While it’s certainly efficient to get straight to the point (or points in the case of these K&L wine emails), every now and again it’s nice to have a bit of background about what you’re drinking and what exactly makes it special. Take for example the recent vintages of 2009 and 2010 Chateau Brown, two very different wines from the same producer, both with fantastic reviews that are bound to strike a chord with audiences everywhere. Brown has always been an underrated property in the Pessac-Leognan—a region of the Graves known for producing mineral-driven reds—so it’s no surprise that its wines from two incredible back-to-back vintages were well-received. But when you’re talking about Bordeaux rouge—a wine that often tastes better later than sooner—what exactly does “92 points” mean? Does it mean the wine is so good you should drink it now? Or do those 92 points refer to the wine’s potential for aging? Maybe it’s a great wine for the cellar instead? When you summarize a wine’s inherent quality within a short, succinct series of digits, it’s tough to know exactly what those scores refer to: drink or hold? In the case of these 2009 and 2010 vintages from Chateau Brown, we think you’re in the clear either way. Both wines are so delicious after a few years in the bottle that you can enjoy those 92 points just about whenever you want to.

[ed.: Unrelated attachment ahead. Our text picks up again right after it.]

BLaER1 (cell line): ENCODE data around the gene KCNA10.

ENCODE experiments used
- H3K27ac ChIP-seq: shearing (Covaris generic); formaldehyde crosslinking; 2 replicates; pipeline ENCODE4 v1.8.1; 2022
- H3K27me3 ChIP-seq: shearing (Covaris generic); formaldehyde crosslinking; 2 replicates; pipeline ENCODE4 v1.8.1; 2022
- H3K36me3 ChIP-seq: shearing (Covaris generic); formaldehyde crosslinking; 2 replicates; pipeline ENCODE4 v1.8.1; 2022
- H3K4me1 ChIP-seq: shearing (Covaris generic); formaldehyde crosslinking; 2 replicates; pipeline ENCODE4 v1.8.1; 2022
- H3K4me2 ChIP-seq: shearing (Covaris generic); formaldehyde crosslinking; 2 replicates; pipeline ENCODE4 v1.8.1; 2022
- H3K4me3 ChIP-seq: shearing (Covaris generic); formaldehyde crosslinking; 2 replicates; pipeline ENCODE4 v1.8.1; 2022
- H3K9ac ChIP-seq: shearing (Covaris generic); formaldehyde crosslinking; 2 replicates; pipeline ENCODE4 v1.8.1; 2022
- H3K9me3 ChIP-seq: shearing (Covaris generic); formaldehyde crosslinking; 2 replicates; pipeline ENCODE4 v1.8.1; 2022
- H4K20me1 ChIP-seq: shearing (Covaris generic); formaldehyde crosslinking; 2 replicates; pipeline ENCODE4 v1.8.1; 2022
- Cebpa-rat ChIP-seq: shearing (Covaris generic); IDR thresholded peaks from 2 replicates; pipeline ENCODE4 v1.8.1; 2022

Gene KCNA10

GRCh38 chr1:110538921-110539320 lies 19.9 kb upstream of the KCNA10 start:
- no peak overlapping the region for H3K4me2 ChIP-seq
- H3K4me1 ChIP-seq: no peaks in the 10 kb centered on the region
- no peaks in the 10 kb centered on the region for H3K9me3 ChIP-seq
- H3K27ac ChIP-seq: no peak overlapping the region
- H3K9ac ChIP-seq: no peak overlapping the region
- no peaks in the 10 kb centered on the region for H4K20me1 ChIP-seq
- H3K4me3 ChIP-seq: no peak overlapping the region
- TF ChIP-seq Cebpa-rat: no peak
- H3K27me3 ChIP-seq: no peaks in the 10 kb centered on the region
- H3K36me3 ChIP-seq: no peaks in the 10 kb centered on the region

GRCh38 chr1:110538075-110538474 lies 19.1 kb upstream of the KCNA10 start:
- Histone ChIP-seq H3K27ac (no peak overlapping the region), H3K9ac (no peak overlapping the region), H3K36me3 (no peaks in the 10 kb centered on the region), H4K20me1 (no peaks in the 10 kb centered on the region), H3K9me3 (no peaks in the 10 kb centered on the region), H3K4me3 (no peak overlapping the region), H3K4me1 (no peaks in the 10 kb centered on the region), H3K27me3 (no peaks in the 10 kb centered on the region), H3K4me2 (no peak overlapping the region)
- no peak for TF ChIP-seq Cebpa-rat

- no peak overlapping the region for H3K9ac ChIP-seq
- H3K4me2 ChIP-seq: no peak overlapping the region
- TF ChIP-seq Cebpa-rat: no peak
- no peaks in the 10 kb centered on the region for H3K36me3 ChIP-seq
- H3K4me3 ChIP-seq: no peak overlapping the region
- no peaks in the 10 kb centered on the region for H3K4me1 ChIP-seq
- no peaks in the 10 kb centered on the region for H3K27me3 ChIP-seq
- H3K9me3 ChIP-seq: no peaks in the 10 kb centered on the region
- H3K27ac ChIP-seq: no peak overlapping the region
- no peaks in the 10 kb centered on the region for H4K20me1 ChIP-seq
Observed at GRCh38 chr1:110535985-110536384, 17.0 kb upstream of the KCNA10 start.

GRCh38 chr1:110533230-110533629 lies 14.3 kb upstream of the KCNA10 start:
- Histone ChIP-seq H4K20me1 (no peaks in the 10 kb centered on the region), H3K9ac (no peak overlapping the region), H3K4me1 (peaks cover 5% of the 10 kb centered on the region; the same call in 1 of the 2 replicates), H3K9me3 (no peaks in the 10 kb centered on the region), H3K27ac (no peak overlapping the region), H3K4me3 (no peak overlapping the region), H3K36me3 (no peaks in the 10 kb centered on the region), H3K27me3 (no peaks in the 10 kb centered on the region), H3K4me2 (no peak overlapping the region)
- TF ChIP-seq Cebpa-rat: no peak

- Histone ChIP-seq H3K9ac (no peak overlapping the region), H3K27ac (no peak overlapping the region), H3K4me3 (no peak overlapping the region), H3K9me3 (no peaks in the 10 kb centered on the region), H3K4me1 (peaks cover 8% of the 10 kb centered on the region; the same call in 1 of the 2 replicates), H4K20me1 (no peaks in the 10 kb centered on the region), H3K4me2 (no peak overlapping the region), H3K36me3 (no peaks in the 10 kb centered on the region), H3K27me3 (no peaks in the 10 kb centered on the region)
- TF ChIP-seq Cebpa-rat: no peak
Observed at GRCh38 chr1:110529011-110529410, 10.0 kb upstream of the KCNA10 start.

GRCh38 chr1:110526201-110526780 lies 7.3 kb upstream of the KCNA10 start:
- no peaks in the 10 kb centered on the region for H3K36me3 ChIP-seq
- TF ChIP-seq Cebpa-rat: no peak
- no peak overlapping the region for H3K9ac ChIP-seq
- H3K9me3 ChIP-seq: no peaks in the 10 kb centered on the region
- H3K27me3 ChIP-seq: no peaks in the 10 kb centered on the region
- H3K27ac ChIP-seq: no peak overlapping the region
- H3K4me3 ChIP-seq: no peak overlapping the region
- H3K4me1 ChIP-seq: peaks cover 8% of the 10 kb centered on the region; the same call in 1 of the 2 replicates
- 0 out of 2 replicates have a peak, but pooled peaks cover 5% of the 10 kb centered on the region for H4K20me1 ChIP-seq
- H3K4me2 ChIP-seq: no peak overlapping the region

The red wines of 2009 from Bordeaux are generally characterized by a softness of ripe fruit and velvet texture, the products of a generous growing season. The Brown Rouge is no exception. This is French cabernet sauvignon-based wine that even a Calfornia cab drinker could wrap his or her head around. It’s drinkable right out of the bottle, but the lush fruit never covers the secondary flavors enveloped beneath it. It’s that $35 bottle of delicious steak-and-claret night red you might be looking for this weekend.
2009 Brown Rouge $32.99 - A fabulous wine for the future, but packed with so much sweet fruit you'll be tempted to drink it now. There's a dark rich color to it, full of minerals and iron notes, but the wine is so soft on the finish that everything glides down almost too easily.
The 2010 Brown Rouge also holds true to the general characterization of the vintage: plenty of ripeness to be had, but with a bit more structure and gusto. While we at K&L might normally throw a wine like this into the cellar and wait for those tannins to soften just a bit, we popped a bottle this past weekend and found the wine utterly approachable now. Check out that serious steak-and-claret action from Champagne buyer Gary Westby’s house this past Sunday! I’m getting thirsty just writing this blog.
2010 Brown Rouge $34.99 - Fruit-forward aromas turn to spices and warm stones. Full body, with chewy tannins and a juicy finish. Really delicious young wine. Hard not to drink now, but better in 2016.
The conclusion? Five years later, the 2009 and 2010 vintages are truly living up to the hype they originally received. The values we continue to find from Bordeaux week after week, month after month, seem born out of a Cabernet lover’s dream. We’re opening $35 bottles of over-achieving wines with incredible regularity around here—to our delight, of course, and hopefully to yours as well. The only question we’re struggling with now is: how much do we buy?